hiremeSavvy job seekers know that the purpose of the resume is to get an interview, and the purpose of a job interview is to get you a job offer. The interview helps the decision-maker identify your qualifications for the position, and also assesses things like personality, cultural fit, and your ability to do the job.

These 4 tips will help you improve your chances of success:


1. Research The Company

Before you apply for a position, you should research the company. Not only will this help you tailor your resume and cover letter for the job, it will also help you identify the real hiring decision-maker(s) — especially if the job posting directs you to apply to the human resources department.

With all the online resources available to job seekers today, the company hiring manager or recruiter expect that you would have some knowledge of the company. Being informed also helps the job seeker talk about products and company challenges. Preparing responses to information about the company could set you up as a resource or solution to the company’s current issues.

2. Picking Your Interview Time

When you are contacted to schedule the interview, sometimes you may be offered a choice of interview times. Which time is best? The answer depends on how interviews are being scheduled. Ask the interviewer. If interviews are being conducted in a single day, or on consecutive days, choose the earliest slot you are offered. Surveys reveal that hiring managers who try to interview a large number of candidates in a short period of time suffer from “interview fatigue.” That means that, by the end of the day, the interviewer is tired, and the interviews all start to run together. Consequently, you have a better chance of making a positive, memorable impression if you interview relatively early in the process.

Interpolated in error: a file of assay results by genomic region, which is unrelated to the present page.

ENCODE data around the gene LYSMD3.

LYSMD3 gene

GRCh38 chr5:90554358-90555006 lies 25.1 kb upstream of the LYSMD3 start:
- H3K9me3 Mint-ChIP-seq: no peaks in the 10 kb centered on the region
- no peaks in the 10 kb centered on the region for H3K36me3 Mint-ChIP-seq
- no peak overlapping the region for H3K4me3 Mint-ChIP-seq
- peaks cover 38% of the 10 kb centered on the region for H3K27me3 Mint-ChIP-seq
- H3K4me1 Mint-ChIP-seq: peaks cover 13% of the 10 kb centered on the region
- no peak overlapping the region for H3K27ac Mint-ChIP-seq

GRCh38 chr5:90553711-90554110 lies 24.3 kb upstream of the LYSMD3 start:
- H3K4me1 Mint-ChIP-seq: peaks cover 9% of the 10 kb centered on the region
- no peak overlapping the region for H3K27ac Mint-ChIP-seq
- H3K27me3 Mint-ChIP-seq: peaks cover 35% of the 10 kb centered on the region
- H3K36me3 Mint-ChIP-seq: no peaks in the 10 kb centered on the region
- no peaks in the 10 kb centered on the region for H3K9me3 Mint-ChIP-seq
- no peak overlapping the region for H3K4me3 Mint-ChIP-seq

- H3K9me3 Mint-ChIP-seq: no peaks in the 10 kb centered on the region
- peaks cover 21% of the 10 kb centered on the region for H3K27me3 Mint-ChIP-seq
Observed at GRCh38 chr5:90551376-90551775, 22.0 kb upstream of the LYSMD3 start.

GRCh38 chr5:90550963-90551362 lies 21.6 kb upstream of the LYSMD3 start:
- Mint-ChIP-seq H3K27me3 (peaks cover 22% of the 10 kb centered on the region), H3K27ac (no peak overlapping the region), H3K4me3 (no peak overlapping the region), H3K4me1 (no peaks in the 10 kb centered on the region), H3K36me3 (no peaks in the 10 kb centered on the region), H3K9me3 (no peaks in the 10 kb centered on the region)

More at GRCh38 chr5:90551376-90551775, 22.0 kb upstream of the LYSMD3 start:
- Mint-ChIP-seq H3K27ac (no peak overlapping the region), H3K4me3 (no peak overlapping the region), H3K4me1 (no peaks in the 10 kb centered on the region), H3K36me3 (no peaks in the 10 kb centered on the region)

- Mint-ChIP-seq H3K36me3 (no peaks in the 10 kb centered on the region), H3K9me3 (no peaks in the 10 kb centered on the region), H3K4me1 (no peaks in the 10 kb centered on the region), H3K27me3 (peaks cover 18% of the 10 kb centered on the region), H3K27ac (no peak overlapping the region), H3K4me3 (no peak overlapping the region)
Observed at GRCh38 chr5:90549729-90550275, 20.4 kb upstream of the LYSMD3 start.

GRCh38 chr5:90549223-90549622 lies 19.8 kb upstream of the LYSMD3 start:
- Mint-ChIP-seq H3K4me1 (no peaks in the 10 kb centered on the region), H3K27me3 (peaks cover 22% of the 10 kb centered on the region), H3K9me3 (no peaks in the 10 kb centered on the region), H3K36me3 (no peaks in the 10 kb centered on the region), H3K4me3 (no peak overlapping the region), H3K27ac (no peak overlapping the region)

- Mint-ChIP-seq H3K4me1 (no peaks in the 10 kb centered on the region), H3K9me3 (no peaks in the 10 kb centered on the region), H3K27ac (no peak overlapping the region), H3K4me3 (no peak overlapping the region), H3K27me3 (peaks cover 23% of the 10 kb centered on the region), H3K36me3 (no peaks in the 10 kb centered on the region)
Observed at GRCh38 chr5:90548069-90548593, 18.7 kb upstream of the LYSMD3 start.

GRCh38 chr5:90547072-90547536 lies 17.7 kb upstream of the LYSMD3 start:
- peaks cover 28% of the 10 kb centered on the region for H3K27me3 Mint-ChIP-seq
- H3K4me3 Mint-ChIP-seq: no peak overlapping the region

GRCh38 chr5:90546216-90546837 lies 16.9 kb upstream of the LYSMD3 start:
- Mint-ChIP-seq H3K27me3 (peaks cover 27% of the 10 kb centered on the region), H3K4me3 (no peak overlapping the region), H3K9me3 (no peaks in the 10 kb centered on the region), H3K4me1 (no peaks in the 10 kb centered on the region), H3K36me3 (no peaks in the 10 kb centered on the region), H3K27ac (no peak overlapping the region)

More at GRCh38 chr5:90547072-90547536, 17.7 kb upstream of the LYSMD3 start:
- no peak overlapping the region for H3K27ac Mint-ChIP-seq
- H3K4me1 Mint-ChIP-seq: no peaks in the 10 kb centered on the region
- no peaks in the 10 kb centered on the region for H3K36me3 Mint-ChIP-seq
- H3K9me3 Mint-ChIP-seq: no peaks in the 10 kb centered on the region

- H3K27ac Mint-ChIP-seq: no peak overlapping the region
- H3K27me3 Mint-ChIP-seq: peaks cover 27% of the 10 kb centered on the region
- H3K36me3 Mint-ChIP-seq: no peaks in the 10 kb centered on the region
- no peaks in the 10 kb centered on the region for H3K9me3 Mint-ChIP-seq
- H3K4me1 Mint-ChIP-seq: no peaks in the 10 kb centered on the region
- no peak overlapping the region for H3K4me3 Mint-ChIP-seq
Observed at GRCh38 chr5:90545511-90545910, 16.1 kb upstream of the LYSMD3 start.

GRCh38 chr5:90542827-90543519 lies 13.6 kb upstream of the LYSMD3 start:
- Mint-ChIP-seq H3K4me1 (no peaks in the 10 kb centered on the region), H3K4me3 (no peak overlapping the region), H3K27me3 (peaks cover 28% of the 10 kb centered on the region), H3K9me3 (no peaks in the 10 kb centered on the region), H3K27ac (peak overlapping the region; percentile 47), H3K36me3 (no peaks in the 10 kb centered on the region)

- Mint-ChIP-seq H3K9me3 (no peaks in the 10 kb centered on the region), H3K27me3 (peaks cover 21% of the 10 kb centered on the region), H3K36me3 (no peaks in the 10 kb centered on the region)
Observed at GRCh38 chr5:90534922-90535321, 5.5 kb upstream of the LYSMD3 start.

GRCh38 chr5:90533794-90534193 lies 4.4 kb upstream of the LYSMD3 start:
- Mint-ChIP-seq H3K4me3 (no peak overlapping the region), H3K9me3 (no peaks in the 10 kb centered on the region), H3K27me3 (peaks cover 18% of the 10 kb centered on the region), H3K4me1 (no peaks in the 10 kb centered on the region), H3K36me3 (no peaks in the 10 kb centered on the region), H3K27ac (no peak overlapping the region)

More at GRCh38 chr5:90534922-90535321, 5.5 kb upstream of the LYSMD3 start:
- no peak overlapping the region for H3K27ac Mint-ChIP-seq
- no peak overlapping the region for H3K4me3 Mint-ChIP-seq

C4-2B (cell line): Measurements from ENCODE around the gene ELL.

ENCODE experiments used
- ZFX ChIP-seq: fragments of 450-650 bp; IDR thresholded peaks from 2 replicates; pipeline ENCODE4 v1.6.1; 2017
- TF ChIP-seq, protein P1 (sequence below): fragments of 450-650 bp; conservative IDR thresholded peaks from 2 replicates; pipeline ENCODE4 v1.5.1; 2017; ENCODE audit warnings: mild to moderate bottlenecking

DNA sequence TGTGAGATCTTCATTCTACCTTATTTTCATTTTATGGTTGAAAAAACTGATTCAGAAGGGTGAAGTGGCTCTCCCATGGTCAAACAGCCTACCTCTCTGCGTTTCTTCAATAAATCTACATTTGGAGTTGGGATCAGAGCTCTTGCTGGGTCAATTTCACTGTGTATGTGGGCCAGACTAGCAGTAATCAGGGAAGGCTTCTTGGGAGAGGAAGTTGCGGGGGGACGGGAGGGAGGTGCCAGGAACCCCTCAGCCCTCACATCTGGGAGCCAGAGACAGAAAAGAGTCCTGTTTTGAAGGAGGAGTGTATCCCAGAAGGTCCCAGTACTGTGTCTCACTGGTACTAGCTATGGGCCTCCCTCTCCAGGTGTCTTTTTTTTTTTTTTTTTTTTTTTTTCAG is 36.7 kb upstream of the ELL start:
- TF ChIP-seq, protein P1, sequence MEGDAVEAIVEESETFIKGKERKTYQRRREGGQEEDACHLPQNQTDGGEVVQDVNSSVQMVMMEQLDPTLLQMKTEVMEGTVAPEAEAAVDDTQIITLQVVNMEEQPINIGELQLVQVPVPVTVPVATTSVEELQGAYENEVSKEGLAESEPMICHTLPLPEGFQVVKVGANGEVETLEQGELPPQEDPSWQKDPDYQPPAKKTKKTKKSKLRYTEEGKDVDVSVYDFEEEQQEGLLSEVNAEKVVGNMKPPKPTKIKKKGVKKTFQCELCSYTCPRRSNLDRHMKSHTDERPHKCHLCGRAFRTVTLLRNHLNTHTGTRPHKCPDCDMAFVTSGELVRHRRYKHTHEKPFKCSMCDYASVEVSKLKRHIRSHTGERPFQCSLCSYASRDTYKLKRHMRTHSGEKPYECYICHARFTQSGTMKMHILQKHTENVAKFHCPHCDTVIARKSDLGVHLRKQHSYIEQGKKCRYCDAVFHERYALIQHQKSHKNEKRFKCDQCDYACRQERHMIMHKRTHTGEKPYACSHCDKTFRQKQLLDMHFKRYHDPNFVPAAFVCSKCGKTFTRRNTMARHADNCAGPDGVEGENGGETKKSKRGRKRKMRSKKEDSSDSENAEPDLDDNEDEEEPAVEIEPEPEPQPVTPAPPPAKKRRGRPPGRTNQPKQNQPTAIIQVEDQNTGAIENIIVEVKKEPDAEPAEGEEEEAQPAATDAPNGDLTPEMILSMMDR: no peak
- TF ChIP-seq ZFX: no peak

However, there is one exception. If the interview dates are separated over several days (for example, a Friday and Monday), your best bet is to choose the earliest slot available on the last day interviews are being conducted.

3. Dress For Success

The easiest guide for choosing interview attire is to dress “appropriately.” From your company research, you should have a feel for what employees of the company wear. You want to demonstrate that you understand company culture, so if employees wear “casual” attire on a daily basis, you may choose to wear slacks and a jacket instead of a suit. For women, dress slacks or a skirt are preferred over a dress, and a conservative suit is appropriate in most situations. You want the interviewer to remember you for your interview, not for your outfit.

4. What To Bring To The Interview

Bring a few extra printed copies of your resume with you. Also bring a copy of your cover letter. If you have a portfolio of accomplishments, magazine or newspaper articles quoting you or your achievements, bring them along too. Seeing something in print can help you prove your talents and skills to the interviewer.

You should also bring a prepared a page of reference contacts. These individuals should have all agreed to be listed as a reference, and you should have previously notified them that you are interviewing, and they should be ready to expect a call. Also bring along a printed copy of the job posting.


The prospective employer reads a lot into your interview preparation or lack thereof.   You can increase your chances of being offered the job by being prepared for the job interview.

[photo courtesy of freedigitalphotos.net]